36. Acid–Base Concepts • Lewis Acid: Electron pair acceptor. Al3+, H+, BF3. • Lewis Base: Electron pair donor. H2O, NH3, O2–. • Bond formed is called a coordinate bond or dative bond.

  37. Example 11 • Which of the following is a Bronsted-Lowry base but not an Arrhenius base? • NaOH • NH3 • Mg(OH)2 • KOH

  38. Acids and Bases • Strong acid- st. electrolyte, almost completely dissociates in water • HCl, H2SO4, HNO3, HClO4, HI, HBr • Weak acid- wk. electrolyte, does not dissociate well in water • HF, HCN, CH3CO2H • Strong base - st. electrolyte, almost completely dissociates in water • Metal hydroxides • Weak base- does not dissociate well in water

  39. Acid–Base Concepts Other Weak bases – trimethyl ammonia N(CH3)3, C5H5N pyridine, ammonium hydroxide NH4OH, H2O water

  40. ME, CIE, NIE for Acids/Bases Strong Acid Strong Base ME: HCl(aq) + NaOH(aq) H2O(l) + NaCl(aq) Complete Ionic Equation: H+ + Cl- + Na+ + OH-H2O(l) + Na+ + Cl- Net Ionic Equation: H+ + OH- H2O(l) or H3O+ + OH- 2 H2O(l)

  41. ME, CIE, NIE for Acids/Bases Weak Acid Strong Base ME: HF(aq) + NaOH(aq) H2O(l) + NaF(aq) Complete Ionic Equation: HF + Na+ + OH-H2O(l) + Na+ + F- Net Ionic Equation: HF + OH- H2O(l) + F-

  42. Example 12: ME, CIE, NIE for Acids/Bases Write ME, CIE and NIE for the following: • NaOH(aq) + CH3CO2H(aq) (b) HCl(aq) + NH3(aq) • NaOH strong base will dissociate well • CH3CO2H weak acid doesn’t dissociate well • HCl is a strong acid and therefore a strong electrolyte • NH3 is a weak base and is a weak electrolyte

  43. Types of Chemical Reactions • Double Replacement: These are reactions where two reactants just exchange parts. (double displacement) AX + BYAY + BX BaCl2(aq) + K2SO4(aq) BaSO4(s) + 2 KCl(aq) This is also a ppt reaction, if I ask you what type of reaction is it, what is the best answer??

  44. Types of Chemical Reactions • Oxidation–Reduction (Redox) Reaction:A process in which one or more electrons are transferred between reaction partners. • The driving force of this reaction is the decrease in electrical potential. Mg(s) + I2(g) MgI2(s) Oxidation :Mg0 Mg2+ + 2 electrons Reduction: I20 + 2 electrons  I21-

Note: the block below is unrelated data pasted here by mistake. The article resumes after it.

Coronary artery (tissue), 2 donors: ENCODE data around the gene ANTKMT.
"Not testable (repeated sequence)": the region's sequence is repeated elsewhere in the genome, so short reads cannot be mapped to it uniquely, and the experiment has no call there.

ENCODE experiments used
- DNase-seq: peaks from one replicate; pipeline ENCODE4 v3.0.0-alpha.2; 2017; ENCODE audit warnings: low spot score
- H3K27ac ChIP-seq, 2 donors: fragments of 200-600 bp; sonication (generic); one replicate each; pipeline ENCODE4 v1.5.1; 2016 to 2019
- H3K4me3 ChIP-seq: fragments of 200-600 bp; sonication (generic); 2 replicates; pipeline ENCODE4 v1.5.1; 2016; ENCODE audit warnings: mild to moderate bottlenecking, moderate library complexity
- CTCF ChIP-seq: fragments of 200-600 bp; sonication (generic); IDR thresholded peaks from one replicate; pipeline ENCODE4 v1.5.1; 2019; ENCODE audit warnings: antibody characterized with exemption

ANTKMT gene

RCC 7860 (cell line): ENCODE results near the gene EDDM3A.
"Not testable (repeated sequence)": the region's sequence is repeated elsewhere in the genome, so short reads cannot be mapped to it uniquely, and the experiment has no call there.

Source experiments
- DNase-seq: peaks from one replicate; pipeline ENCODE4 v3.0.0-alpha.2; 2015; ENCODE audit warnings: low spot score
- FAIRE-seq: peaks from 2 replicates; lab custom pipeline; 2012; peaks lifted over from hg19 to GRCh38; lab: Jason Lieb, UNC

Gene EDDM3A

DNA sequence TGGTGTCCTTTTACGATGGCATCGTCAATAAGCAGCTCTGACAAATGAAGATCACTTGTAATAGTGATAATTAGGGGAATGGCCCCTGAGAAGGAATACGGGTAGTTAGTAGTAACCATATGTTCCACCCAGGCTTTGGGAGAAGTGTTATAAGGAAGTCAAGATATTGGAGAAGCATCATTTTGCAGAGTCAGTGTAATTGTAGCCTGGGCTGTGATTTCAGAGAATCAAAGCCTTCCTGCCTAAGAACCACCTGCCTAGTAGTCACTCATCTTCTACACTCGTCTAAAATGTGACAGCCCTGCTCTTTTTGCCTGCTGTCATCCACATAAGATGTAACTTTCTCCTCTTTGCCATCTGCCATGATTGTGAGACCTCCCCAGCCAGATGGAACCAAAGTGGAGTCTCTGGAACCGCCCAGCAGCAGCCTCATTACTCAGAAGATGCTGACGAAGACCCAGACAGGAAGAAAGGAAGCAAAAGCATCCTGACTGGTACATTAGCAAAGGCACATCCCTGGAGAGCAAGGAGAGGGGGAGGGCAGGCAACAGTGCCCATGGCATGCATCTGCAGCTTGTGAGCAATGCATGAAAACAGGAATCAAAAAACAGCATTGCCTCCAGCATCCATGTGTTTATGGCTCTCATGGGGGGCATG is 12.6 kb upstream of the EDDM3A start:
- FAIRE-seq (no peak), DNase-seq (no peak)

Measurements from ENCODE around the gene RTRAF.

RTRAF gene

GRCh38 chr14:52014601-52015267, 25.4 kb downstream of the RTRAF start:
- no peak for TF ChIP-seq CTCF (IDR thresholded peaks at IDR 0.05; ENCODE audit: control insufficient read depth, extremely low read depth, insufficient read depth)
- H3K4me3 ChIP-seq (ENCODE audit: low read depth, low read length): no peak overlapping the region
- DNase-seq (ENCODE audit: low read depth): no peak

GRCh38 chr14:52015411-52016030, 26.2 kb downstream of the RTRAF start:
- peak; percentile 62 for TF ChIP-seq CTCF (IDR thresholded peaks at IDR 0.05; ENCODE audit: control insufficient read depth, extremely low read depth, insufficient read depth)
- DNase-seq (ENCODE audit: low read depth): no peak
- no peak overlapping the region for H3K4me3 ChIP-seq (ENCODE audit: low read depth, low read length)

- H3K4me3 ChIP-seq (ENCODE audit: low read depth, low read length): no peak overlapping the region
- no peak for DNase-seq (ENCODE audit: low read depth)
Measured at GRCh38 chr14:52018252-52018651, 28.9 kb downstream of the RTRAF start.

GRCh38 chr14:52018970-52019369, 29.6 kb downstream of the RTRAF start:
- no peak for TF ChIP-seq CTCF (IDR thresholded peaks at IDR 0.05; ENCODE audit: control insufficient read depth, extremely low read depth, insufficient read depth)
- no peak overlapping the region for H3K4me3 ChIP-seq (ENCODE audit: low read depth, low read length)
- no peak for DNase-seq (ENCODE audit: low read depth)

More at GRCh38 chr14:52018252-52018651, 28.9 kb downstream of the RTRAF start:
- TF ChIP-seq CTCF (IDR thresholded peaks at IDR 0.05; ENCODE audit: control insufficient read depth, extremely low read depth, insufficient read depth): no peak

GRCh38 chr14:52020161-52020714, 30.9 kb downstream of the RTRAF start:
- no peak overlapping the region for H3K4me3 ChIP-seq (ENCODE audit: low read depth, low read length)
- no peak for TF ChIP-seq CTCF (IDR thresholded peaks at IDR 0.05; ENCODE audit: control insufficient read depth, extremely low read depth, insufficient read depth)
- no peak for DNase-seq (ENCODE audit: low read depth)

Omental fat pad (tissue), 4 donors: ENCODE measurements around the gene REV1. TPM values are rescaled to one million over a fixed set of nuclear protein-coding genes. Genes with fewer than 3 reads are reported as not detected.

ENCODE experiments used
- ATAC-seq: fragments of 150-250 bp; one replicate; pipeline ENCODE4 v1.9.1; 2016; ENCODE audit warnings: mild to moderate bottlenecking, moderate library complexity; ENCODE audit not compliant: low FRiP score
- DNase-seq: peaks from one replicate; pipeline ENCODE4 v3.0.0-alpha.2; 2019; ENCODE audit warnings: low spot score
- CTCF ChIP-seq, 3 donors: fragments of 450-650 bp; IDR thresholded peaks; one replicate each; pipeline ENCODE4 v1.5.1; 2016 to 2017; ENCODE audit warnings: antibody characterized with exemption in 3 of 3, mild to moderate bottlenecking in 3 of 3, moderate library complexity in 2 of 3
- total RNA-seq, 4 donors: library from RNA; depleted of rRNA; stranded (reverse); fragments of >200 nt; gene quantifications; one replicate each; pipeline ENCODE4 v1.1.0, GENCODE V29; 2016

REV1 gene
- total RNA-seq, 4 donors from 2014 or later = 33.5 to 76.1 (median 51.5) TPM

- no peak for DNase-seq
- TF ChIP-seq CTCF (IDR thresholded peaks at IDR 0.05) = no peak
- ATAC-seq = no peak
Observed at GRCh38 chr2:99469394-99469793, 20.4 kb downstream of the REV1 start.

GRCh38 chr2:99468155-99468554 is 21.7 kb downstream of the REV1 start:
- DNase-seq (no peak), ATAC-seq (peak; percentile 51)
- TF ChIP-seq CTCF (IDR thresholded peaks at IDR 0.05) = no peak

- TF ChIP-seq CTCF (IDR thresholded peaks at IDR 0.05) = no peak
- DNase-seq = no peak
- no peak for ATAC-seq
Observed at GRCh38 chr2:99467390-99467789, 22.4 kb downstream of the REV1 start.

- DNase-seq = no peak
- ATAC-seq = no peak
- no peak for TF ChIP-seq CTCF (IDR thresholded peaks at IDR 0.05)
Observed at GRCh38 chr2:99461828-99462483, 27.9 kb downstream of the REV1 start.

45. Example 12: • Which of the following is not an acid-base neutralization reaction? • HCl(aq) + NaOH(s) NaCl(aq) + H2O(l) • 2 HF(aq) + Mg(OH)2(aq) MgF2(aq) + 2 H2O(l) • Pb(NO3)2(aq) + 2 KI(aq)  PbI2 (s) + 2 KNO3(aq)

  46. Oxidation–Reduction Reactions • Redox reactions are those involving the oxidation and reduction of species. • Oxidation and reduction mustoccur together. They cannot exist alone. Fe2+ + Cu0 Fe0 + Cu2+ Reduced: Iron gained 2 electrons Fe2+ + 2 e  Fe0 Oxidized: Copper lost 2 electrons Cu0 Cu2+ + 2e • Remember that electrons are negative so if you gain electrons your oxidation # decreases and if you lose electrons your oxidation # increases

  47. Oxidation–Reduction Reactions Fe2+ + Cu0 Fe0 + Cu2+ • Fe2+ gains electrons, is reduced, and we call it an oxidizing agent • Oxidizing agent is a species that can gain electrons and this facilitates in the oxidation of another species. (electron deficient) • Cu0 loses electrons, is oxidized, and we call it a reducing agent • Reducing agent is a species that can lose electrons and this facilitates in the reduction of another species. (electron rich)

  48. Example 13: • Which is a reduction half reaction? • Fe  Fe2+ + 2e • Fe2+ Fe3+ + 1e • Fe  Fe3+ + 3e • Fe3+ + 1e  Fe2+

  49. Example 14: Oxidation–Reduction Reactions For each of the following, identify which species is the reducing agent and which is the oxidizing agent. • Ca(s) + 2 H+(aq) Ca2+(aq) + H2(g) • 2 Fe2+(aq) + Cl2(aq) 2 Fe3+(aq) + 2 Cl–(aq) C) SnO2(s) + 2 C(s) Sn(s) + 2 CO(g)

  50. Balancing Redox Reactions • Half-Reaction Method:Allows you to focus on the transfer of electrons. This is important when considering batteries and other aspects of electrochemistry. • The key to this method is to realize that the overall reaction can be broken into two parts, or half-reactions. (oxidation half and reduction half)